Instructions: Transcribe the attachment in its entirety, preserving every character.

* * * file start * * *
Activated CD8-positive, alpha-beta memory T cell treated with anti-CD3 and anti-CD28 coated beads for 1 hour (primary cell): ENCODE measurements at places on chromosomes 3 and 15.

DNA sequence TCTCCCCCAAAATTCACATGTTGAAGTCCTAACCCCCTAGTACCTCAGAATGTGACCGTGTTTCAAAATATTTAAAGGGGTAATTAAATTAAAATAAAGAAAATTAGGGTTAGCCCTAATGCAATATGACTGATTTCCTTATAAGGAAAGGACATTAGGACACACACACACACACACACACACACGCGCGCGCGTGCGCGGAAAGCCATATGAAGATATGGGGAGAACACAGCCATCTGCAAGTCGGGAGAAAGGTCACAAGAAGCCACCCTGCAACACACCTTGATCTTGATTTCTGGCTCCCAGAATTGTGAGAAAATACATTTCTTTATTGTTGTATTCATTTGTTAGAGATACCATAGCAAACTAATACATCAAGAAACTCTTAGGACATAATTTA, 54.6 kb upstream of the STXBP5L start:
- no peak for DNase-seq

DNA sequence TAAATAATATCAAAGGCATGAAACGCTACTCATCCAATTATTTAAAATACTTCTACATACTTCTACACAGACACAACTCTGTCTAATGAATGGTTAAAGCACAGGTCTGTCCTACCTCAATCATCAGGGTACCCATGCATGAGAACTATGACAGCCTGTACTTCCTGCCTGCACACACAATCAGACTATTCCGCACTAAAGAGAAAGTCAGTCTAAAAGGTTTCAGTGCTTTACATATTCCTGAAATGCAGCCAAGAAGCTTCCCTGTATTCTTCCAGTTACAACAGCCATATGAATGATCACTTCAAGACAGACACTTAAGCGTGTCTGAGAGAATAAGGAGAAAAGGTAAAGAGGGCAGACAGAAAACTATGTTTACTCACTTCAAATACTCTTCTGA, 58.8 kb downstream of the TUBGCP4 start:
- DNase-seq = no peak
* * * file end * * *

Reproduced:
Activated CD8-positive, alpha-beta memory T cell treated with anti-CD3 and anti-CD28 coated beads for 1 hour (primary cell): ENCODE measurements at places on chromosomes 3 and 15.

DNA sequence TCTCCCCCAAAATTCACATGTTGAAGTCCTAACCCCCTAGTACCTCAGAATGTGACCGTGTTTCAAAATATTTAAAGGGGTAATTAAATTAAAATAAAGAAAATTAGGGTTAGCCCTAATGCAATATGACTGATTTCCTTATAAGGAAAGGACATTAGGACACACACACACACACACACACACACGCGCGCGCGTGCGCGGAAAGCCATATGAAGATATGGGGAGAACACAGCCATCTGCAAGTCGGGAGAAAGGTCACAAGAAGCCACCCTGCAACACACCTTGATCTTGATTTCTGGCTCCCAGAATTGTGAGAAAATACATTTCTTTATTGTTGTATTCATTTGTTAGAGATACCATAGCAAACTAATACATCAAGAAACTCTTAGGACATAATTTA, 54.6 kb upstream of the STXBP5L start:
- no peak for DNase-seq

DNA sequence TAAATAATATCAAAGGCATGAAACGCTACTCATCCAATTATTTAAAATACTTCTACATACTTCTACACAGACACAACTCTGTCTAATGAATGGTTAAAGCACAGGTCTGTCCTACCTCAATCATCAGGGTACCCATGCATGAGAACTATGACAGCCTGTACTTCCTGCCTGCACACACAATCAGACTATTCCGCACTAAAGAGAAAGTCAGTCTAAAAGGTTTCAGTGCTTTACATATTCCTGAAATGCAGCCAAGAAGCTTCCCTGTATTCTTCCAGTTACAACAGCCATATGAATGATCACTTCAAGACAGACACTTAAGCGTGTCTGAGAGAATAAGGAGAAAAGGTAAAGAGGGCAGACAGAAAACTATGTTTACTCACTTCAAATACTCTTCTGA, 58.8 kb downstream of the TUBGCP4 start:
- DNase-seq = no peak